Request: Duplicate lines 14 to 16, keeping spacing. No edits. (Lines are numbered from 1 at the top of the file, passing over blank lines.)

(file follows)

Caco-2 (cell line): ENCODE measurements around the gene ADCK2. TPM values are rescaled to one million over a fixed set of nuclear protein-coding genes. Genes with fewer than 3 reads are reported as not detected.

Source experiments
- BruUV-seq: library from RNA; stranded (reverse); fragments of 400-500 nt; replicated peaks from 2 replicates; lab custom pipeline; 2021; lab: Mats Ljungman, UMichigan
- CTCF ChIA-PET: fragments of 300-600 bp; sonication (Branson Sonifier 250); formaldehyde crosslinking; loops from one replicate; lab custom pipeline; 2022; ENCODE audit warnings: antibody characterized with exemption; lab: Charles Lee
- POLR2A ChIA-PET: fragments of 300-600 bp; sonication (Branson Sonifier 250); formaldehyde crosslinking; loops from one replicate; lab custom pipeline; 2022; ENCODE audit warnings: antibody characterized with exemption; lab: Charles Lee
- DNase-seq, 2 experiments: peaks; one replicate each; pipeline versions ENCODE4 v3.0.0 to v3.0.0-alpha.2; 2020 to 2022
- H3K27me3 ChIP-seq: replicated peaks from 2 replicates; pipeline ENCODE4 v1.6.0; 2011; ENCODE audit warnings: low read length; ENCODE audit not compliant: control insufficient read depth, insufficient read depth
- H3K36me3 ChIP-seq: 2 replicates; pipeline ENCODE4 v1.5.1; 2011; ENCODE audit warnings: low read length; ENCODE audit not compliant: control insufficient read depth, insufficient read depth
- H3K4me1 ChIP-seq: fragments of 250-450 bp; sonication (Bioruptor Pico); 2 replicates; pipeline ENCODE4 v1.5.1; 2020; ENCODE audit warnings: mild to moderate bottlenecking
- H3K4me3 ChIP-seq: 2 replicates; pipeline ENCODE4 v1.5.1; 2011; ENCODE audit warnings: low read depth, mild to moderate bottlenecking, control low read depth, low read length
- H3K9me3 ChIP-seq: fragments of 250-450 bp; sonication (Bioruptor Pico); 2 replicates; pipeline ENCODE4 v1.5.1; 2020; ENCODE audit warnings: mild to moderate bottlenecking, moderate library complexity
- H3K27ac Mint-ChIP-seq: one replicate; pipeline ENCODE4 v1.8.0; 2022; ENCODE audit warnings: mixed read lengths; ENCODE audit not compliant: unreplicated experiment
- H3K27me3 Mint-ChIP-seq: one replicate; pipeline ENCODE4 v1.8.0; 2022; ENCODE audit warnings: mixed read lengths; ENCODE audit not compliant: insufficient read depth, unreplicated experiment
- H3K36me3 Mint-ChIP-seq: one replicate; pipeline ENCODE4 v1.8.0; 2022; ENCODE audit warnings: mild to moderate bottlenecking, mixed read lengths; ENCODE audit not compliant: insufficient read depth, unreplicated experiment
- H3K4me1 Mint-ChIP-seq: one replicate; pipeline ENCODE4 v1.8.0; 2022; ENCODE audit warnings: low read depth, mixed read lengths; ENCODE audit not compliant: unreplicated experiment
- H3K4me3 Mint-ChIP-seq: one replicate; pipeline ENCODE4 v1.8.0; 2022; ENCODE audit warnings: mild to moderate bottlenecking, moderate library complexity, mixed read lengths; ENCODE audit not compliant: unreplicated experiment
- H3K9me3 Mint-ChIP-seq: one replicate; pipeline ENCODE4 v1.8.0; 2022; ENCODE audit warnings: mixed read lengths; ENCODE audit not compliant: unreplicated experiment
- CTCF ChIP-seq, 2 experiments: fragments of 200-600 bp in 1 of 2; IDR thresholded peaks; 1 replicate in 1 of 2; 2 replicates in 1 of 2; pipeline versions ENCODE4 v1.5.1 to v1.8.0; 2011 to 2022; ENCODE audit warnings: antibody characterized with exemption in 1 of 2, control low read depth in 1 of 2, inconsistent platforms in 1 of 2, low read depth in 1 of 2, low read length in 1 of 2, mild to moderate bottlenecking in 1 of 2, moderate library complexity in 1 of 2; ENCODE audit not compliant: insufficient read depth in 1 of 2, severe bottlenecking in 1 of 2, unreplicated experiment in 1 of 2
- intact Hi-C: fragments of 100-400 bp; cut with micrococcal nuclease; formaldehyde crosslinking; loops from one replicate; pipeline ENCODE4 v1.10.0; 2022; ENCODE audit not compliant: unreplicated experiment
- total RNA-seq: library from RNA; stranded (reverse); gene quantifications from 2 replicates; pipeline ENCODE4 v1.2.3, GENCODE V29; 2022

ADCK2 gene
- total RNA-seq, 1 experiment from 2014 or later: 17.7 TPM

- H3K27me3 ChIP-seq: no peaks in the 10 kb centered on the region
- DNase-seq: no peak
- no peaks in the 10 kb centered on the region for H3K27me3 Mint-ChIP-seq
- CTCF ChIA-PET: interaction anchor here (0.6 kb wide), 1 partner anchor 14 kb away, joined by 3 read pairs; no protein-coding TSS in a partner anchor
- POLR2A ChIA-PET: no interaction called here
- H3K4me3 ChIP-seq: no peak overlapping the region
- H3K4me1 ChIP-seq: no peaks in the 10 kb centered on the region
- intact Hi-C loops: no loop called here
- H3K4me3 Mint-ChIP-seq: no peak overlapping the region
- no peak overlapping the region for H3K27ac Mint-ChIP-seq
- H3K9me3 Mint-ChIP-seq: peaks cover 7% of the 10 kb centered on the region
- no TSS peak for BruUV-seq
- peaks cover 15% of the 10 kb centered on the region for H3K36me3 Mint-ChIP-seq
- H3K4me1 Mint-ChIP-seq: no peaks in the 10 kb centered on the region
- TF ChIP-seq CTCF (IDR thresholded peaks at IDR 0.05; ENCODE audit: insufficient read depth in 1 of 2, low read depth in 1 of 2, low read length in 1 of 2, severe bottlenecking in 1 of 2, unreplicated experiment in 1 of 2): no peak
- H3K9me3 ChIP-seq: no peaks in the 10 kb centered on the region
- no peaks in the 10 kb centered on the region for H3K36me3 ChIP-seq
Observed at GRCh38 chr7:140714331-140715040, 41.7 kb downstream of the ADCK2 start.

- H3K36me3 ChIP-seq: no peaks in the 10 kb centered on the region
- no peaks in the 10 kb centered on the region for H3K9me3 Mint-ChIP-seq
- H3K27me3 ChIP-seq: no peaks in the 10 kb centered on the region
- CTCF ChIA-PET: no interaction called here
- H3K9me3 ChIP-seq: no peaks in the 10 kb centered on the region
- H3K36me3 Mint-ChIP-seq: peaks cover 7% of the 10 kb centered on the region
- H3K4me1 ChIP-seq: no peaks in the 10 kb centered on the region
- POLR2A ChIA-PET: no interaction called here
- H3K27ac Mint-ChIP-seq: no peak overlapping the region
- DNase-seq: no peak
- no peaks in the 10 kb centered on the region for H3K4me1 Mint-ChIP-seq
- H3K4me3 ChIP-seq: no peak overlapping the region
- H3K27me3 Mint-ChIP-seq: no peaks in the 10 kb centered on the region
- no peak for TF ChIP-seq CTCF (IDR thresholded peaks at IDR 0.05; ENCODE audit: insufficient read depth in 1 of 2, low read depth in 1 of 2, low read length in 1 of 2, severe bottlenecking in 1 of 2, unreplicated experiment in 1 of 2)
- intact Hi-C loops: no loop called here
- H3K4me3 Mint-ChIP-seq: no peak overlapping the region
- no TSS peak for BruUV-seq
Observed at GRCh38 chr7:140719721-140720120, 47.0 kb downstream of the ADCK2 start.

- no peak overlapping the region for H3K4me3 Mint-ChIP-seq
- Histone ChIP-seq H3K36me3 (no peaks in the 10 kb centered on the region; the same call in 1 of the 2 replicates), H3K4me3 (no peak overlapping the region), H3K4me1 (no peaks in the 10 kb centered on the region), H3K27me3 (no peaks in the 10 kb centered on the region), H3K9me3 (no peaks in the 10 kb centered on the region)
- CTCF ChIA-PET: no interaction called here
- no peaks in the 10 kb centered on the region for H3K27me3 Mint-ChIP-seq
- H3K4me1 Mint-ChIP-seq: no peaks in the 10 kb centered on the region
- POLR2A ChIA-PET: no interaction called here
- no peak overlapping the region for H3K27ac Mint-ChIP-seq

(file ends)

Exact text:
- H3K36me3 Mint-ChIP-seq: one replicate; pipeline ENCODE4 v1.8.0; 2022; ENCODE audit warnings: mild to moderate bottlenecking, mixed read lengths; ENCODE audit not compliant: insufficient read depth, unreplicated experiment
- H3K4me1 Mint-ChIP-seq: one replicate; pipeline ENCODE4 v1.8.0; 2022; ENCODE audit warnings: low read depth, mixed read lengths; ENCODE audit not compliant: unreplicated experiment
- H3K4me3 Mint-ChIP-seq: one replicate; pipeline ENCODE4 v1.8.0; 2022; ENCODE audit warnings: mild to moderate bottlenecking, moderate library complexity, mixed read lengths; ENCODE audit not compliant: unreplicated experiment